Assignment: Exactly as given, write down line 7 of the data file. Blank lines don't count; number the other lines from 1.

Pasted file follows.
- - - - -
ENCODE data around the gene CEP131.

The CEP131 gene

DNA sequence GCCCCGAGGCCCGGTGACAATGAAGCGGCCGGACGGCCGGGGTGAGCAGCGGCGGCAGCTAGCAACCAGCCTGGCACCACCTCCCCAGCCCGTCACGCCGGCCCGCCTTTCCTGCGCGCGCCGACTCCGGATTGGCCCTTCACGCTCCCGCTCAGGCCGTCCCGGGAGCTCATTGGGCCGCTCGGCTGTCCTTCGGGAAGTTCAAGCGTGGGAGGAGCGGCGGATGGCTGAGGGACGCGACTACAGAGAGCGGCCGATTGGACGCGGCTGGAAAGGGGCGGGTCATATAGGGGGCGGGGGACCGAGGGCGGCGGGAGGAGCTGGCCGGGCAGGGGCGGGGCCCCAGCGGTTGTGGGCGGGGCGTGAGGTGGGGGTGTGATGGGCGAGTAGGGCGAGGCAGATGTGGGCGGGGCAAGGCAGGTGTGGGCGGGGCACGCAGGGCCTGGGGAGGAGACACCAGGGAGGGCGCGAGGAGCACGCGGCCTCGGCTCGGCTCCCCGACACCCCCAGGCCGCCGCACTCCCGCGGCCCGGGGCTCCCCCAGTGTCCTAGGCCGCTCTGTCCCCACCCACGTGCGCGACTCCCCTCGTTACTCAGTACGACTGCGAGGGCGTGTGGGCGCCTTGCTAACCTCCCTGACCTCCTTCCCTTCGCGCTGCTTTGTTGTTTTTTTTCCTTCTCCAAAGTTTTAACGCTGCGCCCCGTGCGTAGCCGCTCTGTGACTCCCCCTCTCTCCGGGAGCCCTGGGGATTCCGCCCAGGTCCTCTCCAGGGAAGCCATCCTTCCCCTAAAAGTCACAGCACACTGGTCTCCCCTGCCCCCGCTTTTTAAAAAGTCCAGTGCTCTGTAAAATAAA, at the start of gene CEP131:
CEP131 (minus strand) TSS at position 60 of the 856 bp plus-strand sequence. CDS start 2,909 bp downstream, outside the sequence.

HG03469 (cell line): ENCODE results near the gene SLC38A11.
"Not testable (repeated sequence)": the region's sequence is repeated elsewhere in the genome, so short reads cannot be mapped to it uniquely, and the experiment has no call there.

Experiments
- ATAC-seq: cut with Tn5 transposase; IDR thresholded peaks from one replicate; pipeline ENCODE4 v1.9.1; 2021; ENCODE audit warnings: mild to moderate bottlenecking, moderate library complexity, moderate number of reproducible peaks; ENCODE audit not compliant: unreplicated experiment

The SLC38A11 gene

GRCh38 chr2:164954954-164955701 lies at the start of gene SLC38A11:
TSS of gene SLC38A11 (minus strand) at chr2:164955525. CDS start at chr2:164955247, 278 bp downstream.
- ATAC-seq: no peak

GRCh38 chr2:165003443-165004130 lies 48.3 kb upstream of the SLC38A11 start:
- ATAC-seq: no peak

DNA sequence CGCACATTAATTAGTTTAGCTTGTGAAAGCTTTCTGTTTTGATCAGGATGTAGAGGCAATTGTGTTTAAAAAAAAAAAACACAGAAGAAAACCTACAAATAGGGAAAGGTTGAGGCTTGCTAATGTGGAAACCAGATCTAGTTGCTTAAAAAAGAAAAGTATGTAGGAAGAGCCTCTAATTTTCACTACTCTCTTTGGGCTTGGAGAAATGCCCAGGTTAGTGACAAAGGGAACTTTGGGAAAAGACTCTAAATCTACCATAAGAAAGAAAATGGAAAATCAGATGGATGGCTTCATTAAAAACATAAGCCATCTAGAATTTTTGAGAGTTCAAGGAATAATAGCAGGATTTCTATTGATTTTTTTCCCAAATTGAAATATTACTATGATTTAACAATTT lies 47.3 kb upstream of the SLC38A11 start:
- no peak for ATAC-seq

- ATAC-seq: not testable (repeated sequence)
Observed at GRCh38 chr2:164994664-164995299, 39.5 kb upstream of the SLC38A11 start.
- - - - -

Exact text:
Experiments